Tuesday, 8 June 2010

Cloverfield

Yesterday evening I watched Cloverfield, the 2008 camcorder-shot crazy monster movie, simply because it features Lizzy Caplan, that one who plays Janis in Mean Girls. I am 30 years old.

My report on the film itself is that it was a perfectly entertaining way to spend 80 minutes. The camerawork is quite annoying at first, but it does serve to set the film apart from its rivals. The main problem is that, in a film structured much like a zombie movie, Cloverfield succumbs to the old zombie film curse: your cast of sympathetic characters is slowly picked off one by one but they are all so vapid and two-dimensional you don't really care who lives or dies. Lizzy Caplan dies in it. Oops, spoiler alert. Overall, I give it ONE THUMBS UP.

However, where Cloverfield really succeeds as a film (for me, at least) is that it throws up a number of questions. Chief amongst these is: could this really happen? For those who do not know the film, the basic premise is that New York is - for reasons never really explained - suddenly and catastrophically besieged by a huge monster who damn near destroys everything. He is accompanied by more boring smaller spider-type monsters who bite you and then you die horribly. But you can beat them up. The big monster is impervious to all attempts to make it stop doing monster things.

When considering whether or not this could actually happen, I felt determined not to fall blindly into traps of fallacious reasoning. Just because this sort of thing doesn't appear to have happened before, in other words, I can't with any rationality claim with complete certainty that it will never happen. So, in answer to my earlier question, the answer worryingly seemed to be yes.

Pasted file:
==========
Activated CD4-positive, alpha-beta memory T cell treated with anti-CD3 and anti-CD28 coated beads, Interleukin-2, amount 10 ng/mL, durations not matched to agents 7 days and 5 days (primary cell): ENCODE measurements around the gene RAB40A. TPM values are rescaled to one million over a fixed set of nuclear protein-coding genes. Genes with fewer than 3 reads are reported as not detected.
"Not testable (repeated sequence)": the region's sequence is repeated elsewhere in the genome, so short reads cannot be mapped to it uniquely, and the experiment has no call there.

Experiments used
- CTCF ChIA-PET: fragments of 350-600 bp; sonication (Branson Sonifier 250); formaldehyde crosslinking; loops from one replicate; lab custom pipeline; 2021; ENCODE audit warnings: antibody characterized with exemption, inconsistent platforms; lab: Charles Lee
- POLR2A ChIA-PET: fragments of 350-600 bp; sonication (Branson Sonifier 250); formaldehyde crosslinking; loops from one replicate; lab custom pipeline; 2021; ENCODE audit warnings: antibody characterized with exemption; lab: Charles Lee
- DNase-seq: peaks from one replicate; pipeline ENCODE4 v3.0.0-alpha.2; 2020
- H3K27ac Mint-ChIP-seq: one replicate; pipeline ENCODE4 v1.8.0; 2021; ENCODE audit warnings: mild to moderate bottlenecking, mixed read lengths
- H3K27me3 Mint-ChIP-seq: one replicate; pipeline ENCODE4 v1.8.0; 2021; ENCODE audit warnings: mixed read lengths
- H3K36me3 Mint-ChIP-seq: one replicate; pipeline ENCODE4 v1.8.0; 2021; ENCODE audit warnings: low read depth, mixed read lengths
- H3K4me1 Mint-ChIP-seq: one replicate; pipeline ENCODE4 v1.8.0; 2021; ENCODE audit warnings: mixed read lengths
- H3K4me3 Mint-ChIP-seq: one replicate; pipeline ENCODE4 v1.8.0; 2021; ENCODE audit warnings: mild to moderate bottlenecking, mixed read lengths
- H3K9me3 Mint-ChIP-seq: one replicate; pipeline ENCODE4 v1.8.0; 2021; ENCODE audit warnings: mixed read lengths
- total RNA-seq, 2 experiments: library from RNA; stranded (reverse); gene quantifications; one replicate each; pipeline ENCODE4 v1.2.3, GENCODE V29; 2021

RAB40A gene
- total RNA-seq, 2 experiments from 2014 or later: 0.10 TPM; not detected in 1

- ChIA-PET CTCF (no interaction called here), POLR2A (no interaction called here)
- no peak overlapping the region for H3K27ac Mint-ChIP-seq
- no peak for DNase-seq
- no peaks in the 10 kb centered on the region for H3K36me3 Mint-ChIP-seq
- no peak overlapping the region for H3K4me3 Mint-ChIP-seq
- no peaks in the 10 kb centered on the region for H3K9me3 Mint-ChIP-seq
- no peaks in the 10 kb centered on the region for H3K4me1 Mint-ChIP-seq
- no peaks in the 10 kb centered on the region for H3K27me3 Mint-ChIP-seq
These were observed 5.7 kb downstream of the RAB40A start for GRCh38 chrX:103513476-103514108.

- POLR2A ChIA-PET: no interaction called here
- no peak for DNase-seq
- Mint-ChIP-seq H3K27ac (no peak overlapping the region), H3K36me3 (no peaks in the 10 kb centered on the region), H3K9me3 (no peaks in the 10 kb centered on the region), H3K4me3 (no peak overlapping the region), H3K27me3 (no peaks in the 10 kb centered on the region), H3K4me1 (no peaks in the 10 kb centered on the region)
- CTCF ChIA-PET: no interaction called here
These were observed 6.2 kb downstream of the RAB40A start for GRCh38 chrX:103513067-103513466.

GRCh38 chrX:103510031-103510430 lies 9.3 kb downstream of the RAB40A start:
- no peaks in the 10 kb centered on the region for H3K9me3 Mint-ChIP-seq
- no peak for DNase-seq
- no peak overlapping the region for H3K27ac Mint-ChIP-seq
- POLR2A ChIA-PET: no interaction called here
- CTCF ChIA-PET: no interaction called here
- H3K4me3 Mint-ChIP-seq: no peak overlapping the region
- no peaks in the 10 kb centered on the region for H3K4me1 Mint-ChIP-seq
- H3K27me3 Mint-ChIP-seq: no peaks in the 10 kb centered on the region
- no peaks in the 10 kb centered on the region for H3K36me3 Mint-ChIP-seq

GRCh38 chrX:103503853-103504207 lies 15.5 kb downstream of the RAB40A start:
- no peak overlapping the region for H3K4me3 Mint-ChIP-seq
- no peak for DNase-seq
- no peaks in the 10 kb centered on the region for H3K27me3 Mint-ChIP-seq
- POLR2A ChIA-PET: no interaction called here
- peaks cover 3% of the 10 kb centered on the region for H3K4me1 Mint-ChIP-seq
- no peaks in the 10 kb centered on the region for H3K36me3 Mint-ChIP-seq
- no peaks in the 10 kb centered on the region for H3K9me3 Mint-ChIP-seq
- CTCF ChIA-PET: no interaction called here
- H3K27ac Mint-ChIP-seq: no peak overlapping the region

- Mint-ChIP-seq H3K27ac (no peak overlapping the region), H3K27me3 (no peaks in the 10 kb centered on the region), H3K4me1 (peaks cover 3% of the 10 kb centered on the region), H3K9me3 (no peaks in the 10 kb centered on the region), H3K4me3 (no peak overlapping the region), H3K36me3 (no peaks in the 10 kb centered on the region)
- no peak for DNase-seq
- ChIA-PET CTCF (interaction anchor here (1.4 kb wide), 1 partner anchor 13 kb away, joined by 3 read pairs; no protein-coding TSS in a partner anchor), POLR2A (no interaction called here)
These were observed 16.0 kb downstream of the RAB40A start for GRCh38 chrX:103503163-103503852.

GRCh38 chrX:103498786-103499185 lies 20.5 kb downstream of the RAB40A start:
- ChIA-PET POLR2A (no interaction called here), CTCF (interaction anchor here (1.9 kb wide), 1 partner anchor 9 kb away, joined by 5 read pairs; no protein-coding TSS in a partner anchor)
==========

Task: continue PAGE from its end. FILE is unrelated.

But would the monster be exactly like the one in the film? Well, as a consequence of the handicam conceit of Cloverfield, getting a really good look at the monster is difficult. During the film I tried to work out which animals the designers had based their creature on. A look at the internet later helped to fill in the gaps. The chief characteristic of the monster would seem to be it's huge, bendy bat-like arms. This is coupled to a bat-style broad chest and powerful back legs which would not be out of place on an ostrich. The head seems to be that of a crazy, ugly dog, although during the film itself I was convinced it had a beak. Could such a creature really pose such a threat to all mankind?

Well, this morning I got out my needle and thread to find out. I grafted a bat's torso onto an ostrich's legs. Then I shaved the head of an angry pit bull terrier and stuck it on the top. Having given it life using a technique far too boring to detain you with any further, I made the startling discovery that, just like the monster in the film, my creation was pretty furious.

All in all, watching Cloverfield and then going through the natural questions and research that arise from it has been a fairly chastening experience. Not least because of the angry thing I've had to lock in the garage. I remain hopeful that, on a planet as hugely old as the earth (allied to the relatively minute lifespan of a human being), the statistical probability of being around when this shit goes off is fairly low. However, I think I might take to wearing a utility belt and carrying a stick, just in case. To be honest, I've been looking for an excuse for some time.

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